Marilyn Moore


Marilyn Moore



May 17, 2017

Moore Votes in Favor of Bill to Crack Down on Witness Threatening

Senator Marilyn Moore (D-Bridgeport) today voted in favor of Senate Bill 980, “An Act Concerning Tampering With a Witness,” which makes it a Class B felony punishable by up to 20 years in prison to “physically harm or threaten to physically harm” a witness or a third person who is involved in a court proceeding.

“We in Bridgeport are no strangers to the harmful effects of witness tampering. Our community still grieves the loss of B. J. Brown, who, along with his mother, was shot to death just two months shy of his ninth birthday after sharing information with police about a crime he witnessed,” Sen. Moore said. “Young B.J. and his mother were both threatened, and the two lived in fear their last days. By strengthening our already existing witness-tampering law, we will send a clear message that we have zero tolerance for such crimes.”

The bill would put threatening or harming a witness on par with crimes like manslaughter, rape, burglary, robbery, money laundering, and human trafficking, which are already Class B felonies punishable by up to 20 years in prison.

Currently in state law, it is already a Class C felony (punishable by up to 10 years in prison) to induce a witness to testify falsely, to withhold testimony, to elude the legal summons process, or to make a witness unavailable to testify in any proceeding.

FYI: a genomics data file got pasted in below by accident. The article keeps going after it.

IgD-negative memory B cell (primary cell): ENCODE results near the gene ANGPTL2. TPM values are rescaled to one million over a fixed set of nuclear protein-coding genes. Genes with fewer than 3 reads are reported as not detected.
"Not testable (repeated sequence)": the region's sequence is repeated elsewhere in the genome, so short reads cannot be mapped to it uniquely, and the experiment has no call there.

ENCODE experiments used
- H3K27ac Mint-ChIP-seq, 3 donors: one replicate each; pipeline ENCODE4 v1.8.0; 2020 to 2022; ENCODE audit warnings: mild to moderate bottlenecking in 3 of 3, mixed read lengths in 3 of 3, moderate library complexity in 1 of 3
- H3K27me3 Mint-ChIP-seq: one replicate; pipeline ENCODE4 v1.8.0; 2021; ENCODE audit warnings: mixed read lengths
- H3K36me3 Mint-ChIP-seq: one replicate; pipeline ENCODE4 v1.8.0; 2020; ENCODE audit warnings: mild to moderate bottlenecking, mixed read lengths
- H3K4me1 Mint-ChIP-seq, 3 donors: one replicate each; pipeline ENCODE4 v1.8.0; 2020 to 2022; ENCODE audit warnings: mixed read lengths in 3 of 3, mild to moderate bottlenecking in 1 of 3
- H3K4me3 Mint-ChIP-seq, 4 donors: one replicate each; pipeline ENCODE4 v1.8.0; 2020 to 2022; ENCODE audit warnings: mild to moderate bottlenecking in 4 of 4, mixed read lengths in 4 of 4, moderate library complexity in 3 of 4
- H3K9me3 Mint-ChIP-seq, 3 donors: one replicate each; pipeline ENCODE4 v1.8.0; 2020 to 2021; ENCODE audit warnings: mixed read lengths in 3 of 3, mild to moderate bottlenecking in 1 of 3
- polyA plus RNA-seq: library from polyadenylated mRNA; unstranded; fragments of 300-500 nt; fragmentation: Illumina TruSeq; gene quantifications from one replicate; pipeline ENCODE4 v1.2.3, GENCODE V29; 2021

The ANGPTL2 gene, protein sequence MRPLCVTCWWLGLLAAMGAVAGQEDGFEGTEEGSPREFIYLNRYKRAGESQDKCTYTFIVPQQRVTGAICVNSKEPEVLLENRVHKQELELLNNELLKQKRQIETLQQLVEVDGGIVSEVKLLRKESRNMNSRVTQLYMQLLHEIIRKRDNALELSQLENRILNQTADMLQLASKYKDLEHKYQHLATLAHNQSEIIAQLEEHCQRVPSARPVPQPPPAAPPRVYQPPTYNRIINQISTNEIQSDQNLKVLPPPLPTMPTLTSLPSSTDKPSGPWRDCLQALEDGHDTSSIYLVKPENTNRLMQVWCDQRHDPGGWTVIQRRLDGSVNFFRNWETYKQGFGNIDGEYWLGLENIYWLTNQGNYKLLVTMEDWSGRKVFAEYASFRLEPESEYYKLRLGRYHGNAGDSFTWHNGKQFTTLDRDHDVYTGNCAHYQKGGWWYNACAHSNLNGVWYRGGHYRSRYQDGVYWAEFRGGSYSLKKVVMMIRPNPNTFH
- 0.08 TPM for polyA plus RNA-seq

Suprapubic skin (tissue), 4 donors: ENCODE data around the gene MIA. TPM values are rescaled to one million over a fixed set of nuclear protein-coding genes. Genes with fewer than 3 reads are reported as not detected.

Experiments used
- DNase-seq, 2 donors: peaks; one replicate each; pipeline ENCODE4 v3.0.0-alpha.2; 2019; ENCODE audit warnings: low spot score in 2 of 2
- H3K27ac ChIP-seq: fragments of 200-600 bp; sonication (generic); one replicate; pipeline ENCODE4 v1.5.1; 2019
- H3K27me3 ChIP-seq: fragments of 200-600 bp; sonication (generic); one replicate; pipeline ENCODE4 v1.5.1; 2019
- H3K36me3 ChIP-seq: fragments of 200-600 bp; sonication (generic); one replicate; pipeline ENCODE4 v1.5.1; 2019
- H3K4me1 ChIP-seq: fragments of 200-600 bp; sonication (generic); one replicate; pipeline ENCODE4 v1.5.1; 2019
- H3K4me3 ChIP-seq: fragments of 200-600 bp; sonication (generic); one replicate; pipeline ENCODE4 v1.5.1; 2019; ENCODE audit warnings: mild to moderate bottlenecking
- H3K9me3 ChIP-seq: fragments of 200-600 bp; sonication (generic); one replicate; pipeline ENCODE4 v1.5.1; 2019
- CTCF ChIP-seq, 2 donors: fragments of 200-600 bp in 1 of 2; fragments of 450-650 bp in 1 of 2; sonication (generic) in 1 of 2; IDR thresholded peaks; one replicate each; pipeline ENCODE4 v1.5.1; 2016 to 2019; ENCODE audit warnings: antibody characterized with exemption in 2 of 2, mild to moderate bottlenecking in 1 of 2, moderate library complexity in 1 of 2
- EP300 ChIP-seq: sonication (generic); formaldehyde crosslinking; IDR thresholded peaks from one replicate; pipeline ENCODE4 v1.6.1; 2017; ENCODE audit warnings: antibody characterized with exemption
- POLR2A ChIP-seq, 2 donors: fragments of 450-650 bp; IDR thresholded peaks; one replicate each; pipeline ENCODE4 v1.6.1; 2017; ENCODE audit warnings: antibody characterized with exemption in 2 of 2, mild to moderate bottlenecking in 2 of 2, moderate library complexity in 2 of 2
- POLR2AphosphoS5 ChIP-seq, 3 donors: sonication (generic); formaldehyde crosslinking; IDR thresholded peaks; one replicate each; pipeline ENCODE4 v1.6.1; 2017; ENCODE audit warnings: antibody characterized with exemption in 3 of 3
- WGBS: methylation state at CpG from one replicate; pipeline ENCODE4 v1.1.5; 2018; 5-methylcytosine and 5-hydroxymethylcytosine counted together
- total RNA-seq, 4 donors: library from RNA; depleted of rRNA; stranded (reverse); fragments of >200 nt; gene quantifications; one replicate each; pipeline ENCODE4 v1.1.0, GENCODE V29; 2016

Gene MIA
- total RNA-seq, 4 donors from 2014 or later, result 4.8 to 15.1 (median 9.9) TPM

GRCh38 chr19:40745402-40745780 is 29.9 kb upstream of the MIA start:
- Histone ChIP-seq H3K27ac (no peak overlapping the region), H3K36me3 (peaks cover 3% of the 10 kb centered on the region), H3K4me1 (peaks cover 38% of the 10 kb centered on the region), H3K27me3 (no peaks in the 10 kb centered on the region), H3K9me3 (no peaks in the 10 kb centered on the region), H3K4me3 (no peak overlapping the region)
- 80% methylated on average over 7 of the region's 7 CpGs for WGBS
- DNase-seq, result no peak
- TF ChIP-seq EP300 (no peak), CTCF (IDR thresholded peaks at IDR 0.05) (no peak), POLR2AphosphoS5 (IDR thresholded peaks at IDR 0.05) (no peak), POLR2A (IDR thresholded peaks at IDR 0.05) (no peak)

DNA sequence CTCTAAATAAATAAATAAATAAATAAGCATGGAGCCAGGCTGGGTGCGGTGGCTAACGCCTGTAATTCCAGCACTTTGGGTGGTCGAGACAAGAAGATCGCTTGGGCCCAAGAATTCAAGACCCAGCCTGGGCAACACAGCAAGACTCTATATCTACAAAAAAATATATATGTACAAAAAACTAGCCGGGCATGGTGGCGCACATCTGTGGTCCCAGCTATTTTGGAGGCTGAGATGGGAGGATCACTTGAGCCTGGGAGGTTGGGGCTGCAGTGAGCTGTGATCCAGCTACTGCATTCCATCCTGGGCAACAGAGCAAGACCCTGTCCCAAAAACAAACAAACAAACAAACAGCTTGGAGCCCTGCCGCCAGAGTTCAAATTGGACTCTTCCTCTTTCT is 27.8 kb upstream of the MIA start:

The bill, introduced by Senator Doug McCrory (D-Hartford) on behalf of a constituent, aims to create a tough new penalty for physically threatening or harming a witness in a court trial passed the state Senate today on a unanimous and bipartisan ‘consent’ vote and now heads to the House of Representatives for consideration.

Sen. McCrory submitted the legislation, which passed unanimously in the Senate Wednesday, after a constituent of his was verbally threatened, and her grandson physically assaulted, after the grandson agreed to testify at a murder trial in Hartford.

“There are good people in Connecticut who make a very tough decision to testify in a criminal trial, and those people should be protected if they decide to do the right thing,” Sen. McCrory said. “I think the stepped-up penalties in this new bill send a message to lawbreakers that we take our court process seriously, and we’re not going to put up with any threats to folks who are doing the right thing.”